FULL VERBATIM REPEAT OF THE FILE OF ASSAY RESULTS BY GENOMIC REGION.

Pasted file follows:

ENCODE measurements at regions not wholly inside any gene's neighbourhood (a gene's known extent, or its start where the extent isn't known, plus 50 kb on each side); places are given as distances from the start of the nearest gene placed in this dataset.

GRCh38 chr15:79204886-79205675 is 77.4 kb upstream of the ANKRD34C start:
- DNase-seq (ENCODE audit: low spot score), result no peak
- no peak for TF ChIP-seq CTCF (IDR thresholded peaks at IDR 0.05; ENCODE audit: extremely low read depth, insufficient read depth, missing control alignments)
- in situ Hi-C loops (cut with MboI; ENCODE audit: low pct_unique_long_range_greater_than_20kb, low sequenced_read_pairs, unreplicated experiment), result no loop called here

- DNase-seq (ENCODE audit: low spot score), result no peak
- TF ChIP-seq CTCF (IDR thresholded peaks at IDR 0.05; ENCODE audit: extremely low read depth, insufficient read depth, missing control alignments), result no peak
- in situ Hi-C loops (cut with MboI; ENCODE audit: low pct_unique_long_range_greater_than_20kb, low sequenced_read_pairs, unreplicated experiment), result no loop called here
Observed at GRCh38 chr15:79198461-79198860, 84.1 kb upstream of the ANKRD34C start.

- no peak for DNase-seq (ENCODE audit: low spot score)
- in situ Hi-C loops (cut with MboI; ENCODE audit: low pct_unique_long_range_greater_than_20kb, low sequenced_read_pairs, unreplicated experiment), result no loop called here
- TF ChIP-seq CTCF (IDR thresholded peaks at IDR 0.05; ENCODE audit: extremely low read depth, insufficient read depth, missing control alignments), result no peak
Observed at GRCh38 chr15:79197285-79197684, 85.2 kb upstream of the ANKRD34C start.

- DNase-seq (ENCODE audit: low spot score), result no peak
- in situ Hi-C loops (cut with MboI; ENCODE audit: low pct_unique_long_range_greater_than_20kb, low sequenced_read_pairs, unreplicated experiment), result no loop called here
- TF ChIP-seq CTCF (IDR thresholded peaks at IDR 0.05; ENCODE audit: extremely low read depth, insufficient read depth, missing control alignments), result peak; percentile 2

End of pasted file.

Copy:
ENCODE measurements at regions not wholly inside any gene's neighbourhood (a gene's known extent, or its start where the extent isn't known, plus 50 kb on each side); places are given as distances from the start of the nearest gene placed in this dataset.

GRCh38 chr15:79204886-79205675 is 77.4 kb upstream of the ANKRD34C start:
- DNase-seq (ENCODE audit: low spot score), result no peak
- no peak for TF ChIP-seq CTCF (IDR thresholded peaks at IDR 0.05; ENCODE audit: extremely low read depth, insufficient read depth, missing control alignments)
- in situ Hi-C loops (cut with MboI; ENCODE audit: low pct_unique_long_range_greater_than_20kb, low sequenced_read_pairs, unreplicated experiment), result no loop called here

- DNase-seq (ENCODE audit: low spot score), result no peak
- TF ChIP-seq CTCF (IDR thresholded peaks at IDR 0.05; ENCODE audit: extremely low read depth, insufficient read depth, missing control alignments), result no peak
- in situ Hi-C loops (cut with MboI; ENCODE audit: low pct_unique_long_range_greater_than_20kb, low sequenced_read_pairs, unreplicated experiment), result no loop called here
Observed at GRCh38 chr15:79198461-79198860, 84.1 kb upstream of the ANKRD34C start.

- no peak for DNase-seq (ENCODE audit: low spot score)
- in situ Hi-C loops (cut with MboI; ENCODE audit: low pct_unique_long_range_greater_than_20kb, low sequenced_read_pairs, unreplicated experiment), result no loop called here
- TF ChIP-seq CTCF (IDR thresholded peaks at IDR 0.05; ENCODE audit: extremely low read depth, insufficient read depth, missing control alignments), result no peak
Observed at GRCh38 chr15:79197285-79197684, 85.2 kb upstream of the ANKRD34C start.

- DNase-seq (ENCODE audit: low spot score), result no peak
- in situ Hi-C loops (cut with MboI; ENCODE audit: low pct_unique_long_range_greater_than_20kb, low sequenced_read_pairs, unreplicated experiment), result no loop called here
- TF ChIP-seq CTCF (IDR thresholded peaks at IDR 0.05; ENCODE audit: extremely low read depth, insufficient read depth, missing control alignments), result peak; percentile 2